As a human being, I feel that I know enough about love to speak about it with authority. My mantra has always been to show and give love, always. When I attended church I lived by it, and since I left, it remains with me. I wholeheartedly believe that there’s no situation in life which needs any other.
I’m not a parent. I’ve never been given the responsibility that comes with bringing new life into the world. Yet, I know what such a responsibility is, above all. To love your child deeply and unconditionally. All else falls into place. You feed them, clothe them and care for them, because to do otherwise would be unthinkable. You celebrate their successes more than you would your own. You cry with them when they fail. You protect them from the evils of the world. You are always there for them, no matter what. You will always love and accept them, whoever they grow up to be.
This is what we call unconditional love.
To be given it is to know the most precious gift in the world. I may not be a parent, but because I have a mother and had a father I know what one is.
You may wonder why I am going to such lengths to prove the above statement. Of course, I’m being as longwinded as always (<.<;;) but I wanted to create the solid foundations which my opinion needs to stand upon regarding an issue which has become so important to me lately.
Whatever you’re doing today, pause for a moment and remember Salmaan Taseer.
This gentleman, the governor of Punjab province in Pakistan, gave his life this week in the pursuit of justice. Mr. Taseer was killed after working to repeal the country’s blasphemy laws under which Asia Bibi, a Pakistani Christian woman, has been condemned to die for the sake of her beliefs.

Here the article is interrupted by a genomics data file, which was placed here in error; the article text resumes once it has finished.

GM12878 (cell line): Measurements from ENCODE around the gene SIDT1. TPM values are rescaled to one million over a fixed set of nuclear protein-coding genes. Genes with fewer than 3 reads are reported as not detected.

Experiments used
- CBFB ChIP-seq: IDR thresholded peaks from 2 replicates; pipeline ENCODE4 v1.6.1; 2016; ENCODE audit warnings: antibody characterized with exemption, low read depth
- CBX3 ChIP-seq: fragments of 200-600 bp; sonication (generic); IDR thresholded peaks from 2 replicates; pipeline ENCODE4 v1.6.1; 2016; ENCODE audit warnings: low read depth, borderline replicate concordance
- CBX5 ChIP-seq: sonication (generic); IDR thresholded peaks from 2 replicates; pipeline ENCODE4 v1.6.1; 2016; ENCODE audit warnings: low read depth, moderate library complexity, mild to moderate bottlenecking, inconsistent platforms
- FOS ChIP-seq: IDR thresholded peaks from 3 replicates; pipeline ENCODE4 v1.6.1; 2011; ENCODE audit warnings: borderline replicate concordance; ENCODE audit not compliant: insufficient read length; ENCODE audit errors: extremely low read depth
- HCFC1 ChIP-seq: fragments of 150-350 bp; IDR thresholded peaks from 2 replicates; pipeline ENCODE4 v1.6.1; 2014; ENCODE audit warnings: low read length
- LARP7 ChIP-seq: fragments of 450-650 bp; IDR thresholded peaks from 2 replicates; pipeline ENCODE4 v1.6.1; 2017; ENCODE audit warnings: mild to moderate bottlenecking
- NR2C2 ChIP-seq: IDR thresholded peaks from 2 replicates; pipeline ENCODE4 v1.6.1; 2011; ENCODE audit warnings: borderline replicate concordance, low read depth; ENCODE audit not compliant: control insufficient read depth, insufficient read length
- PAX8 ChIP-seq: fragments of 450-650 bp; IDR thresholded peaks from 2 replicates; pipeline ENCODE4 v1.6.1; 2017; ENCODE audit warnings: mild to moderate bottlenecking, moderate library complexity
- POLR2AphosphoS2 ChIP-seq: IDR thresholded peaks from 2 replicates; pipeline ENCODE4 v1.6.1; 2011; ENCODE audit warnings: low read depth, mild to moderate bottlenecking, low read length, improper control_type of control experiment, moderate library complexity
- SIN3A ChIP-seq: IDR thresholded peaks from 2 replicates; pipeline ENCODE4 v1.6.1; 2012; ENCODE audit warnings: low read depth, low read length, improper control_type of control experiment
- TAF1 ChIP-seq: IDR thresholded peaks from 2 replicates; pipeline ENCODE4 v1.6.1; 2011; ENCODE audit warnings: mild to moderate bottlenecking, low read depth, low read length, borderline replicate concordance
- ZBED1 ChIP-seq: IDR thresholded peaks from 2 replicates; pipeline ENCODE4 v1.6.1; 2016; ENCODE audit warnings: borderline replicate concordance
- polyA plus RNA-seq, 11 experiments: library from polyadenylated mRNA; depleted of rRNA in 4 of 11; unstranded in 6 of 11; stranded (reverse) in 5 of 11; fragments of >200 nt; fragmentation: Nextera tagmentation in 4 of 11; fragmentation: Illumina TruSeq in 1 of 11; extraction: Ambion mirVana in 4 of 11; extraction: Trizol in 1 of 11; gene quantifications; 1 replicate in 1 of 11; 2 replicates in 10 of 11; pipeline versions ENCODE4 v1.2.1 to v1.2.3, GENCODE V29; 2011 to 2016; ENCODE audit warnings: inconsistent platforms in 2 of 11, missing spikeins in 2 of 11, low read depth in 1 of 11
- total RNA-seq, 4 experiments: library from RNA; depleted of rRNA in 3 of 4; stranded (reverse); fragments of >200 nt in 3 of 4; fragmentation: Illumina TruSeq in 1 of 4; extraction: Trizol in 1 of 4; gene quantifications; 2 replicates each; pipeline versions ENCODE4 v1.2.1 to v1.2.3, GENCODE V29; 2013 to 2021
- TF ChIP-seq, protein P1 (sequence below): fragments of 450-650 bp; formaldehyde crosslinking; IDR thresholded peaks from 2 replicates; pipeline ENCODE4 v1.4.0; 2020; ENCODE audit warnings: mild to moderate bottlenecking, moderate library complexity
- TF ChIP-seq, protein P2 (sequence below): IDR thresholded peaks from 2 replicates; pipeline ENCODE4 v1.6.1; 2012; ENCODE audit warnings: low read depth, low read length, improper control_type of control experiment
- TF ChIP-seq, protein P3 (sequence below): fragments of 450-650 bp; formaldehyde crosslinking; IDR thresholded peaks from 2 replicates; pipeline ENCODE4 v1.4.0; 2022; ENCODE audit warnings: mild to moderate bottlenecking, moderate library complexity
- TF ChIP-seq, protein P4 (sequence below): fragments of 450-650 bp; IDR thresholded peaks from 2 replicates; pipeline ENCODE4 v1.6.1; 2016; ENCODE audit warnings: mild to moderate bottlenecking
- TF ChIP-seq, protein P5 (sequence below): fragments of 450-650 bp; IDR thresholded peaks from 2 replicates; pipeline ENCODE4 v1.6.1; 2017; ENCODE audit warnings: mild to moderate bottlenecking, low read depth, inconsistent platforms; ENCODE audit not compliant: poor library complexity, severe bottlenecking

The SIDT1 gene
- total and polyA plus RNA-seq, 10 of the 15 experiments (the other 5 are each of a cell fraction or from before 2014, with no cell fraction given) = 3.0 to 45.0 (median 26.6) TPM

A member of Mr. Taseer’s own security squad assassinated the governor on Tuesday at Kohsar Market in Islamabad.
Picture the scene. It’s the week before Christmas and today is bitterly cold. Even though it’s not yet evening, darkness has well and truly fallen. If you braved the wintry weather tonight, you would soon see the stone walls of a church by the sea. Warm lights shine out invitingly from the windows and make patterns of the churchyard trees on the new-fallen snow.
Then, suddenly, the lights go out. If you went inside right now, you would see people of all ages lining the walls of the church, each holding an orange with a lit candle. The tiny lights show little else but the face of each bearer. And they all begin to sing.
Hands up – coming clean – I am a Christian. The chances are, you wouldn’t know this about me unless you really know me. I have never been the type to stand on a soapbox to proclaim my beliefs for all to see. I don’t even share them with other Christians (unless asked) because in my 26 years of being a follower of Christ I have encountered more hate, rejection and derision inside a church than out of it.
That being said, I am still a Christian. I call myself an unconventional one, and this is why.